My typical day started with waking up for class and getting ready to take the metro. I lived in the 16th arrondissement of Paris by Trocadero and my classes were in the 8th arrondissement. The commute was roughly 45 minutes so I had to prepare in advance when I would leave my homestay.

My classes were not too long and I usually ate lunch next to my school during the day. Mondays through Wednesday I ate dinner with my host family. Sometimes I liked the food and other times I did not, c'est la vie. The bread and cheese was always incredible. After dinner, I would either do homework, meet with some friends to go out or hang with a few people by the Eiffel Tower.

Nightlife was a big aspect of studying abroad in Paris however, it was a nightlife that varied significantly in comparison to nightlife in Barcelona or Madrid. For instance, a typical night in Paris, with respect to the large group of friends I hung out with, started off drinking wine at the Seine, going to a bar, meeting French people, and, if your up for the challenge, going to a nightclub/bar (bit of a strange atmosphere).

Some nights you may find yourself at a wine bar drinking 4 different types of Bordeaux. Other nights you may find yourself on an art gallery tour with each gallery providing an open bar and finger foods. Every experience with nightlife in Paris is different.

For the most part, at least from what I heard, nightlife in countries like Spain is pretty streamlined. Go out, go to a club, get drunk, go home. Once again, if that is what you are looking for then, by all means, take your shot.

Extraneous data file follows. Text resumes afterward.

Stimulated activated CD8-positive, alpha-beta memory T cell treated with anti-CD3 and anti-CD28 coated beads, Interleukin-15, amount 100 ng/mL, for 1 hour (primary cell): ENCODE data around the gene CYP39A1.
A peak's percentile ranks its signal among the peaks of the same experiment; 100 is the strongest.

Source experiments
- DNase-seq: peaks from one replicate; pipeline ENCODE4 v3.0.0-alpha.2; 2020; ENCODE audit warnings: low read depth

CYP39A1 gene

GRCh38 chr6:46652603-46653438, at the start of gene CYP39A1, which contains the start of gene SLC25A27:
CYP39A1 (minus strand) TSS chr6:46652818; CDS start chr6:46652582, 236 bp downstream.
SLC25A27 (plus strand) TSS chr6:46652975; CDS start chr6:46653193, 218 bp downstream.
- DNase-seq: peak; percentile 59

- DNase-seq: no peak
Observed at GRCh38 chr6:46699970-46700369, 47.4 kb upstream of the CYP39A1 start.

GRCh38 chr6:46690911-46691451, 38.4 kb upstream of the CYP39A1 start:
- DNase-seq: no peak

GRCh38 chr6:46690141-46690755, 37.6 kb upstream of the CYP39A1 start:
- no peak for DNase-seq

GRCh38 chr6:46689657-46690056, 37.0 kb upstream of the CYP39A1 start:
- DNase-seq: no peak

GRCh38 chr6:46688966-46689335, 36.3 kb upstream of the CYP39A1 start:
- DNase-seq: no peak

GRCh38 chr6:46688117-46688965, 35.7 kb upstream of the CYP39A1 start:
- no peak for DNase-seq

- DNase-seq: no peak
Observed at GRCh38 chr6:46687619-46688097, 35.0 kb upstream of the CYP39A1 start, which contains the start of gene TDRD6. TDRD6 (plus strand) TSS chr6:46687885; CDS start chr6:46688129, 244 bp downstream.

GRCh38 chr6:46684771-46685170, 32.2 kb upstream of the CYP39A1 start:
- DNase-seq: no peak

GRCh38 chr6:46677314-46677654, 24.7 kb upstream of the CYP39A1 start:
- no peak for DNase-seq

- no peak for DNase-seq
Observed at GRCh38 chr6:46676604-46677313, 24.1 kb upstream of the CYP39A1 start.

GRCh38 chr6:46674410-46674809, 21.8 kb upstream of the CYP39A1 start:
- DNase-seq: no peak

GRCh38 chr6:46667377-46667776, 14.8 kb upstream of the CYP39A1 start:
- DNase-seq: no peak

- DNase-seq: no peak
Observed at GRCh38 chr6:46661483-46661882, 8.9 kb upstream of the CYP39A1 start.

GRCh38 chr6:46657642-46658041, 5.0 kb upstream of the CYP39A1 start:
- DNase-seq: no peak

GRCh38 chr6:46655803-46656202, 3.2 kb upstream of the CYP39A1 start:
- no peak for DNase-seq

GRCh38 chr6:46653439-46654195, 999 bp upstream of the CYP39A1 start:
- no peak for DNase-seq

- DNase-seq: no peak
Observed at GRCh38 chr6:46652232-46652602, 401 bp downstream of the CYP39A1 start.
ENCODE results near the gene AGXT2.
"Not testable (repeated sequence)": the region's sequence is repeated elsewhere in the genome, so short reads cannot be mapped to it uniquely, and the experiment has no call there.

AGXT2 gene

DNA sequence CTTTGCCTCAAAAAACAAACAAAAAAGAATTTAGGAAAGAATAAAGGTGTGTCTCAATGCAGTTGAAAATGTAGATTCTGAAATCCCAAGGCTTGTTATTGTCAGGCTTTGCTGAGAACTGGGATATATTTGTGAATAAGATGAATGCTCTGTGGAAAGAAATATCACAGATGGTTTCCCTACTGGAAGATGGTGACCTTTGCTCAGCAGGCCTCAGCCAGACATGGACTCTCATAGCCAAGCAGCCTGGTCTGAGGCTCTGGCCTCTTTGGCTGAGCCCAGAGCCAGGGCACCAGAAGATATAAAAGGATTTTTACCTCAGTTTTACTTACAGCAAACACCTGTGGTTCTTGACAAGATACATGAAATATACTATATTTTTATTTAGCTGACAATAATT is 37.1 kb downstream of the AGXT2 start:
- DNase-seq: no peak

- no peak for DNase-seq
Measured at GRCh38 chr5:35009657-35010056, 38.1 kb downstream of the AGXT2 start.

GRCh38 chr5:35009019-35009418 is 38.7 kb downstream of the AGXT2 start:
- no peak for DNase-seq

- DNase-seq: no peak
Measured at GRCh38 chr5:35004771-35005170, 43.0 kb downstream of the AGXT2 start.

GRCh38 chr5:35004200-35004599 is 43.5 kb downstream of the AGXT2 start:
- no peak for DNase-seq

Beyond the work week, people usually planned trips to other countries in Europe. I did not plan ahead so I chose some random but pretty cool locations to visit. While I was in Europe, I visited Munich for Oktoberfest (insane), Croatia, Switzerland, Champagne, and Manchester where I was able to see my favorite team play, Manchester United. I did not travel every weekend. Some weekends I stayed in Paris and enjoyed the city for all that it gave to me. No week is average.

Going into your experience abroad, what was your biggest fear, and how did you overcome it? How did your views on the issue change?

I had no fears going into study abroad. I developed fears when I arrived at my homestay. These fears included, "how can I speak French to my host mom if she does not know French? Will I ever learn French like the other more advanced students? Will I have enough money to make it through the semester?"

My fears piled quickly. The only way I got over my fears was by facing them head-on. With French, I studied before my host family dinners to talk about my day and about things I was going to do the following weekend.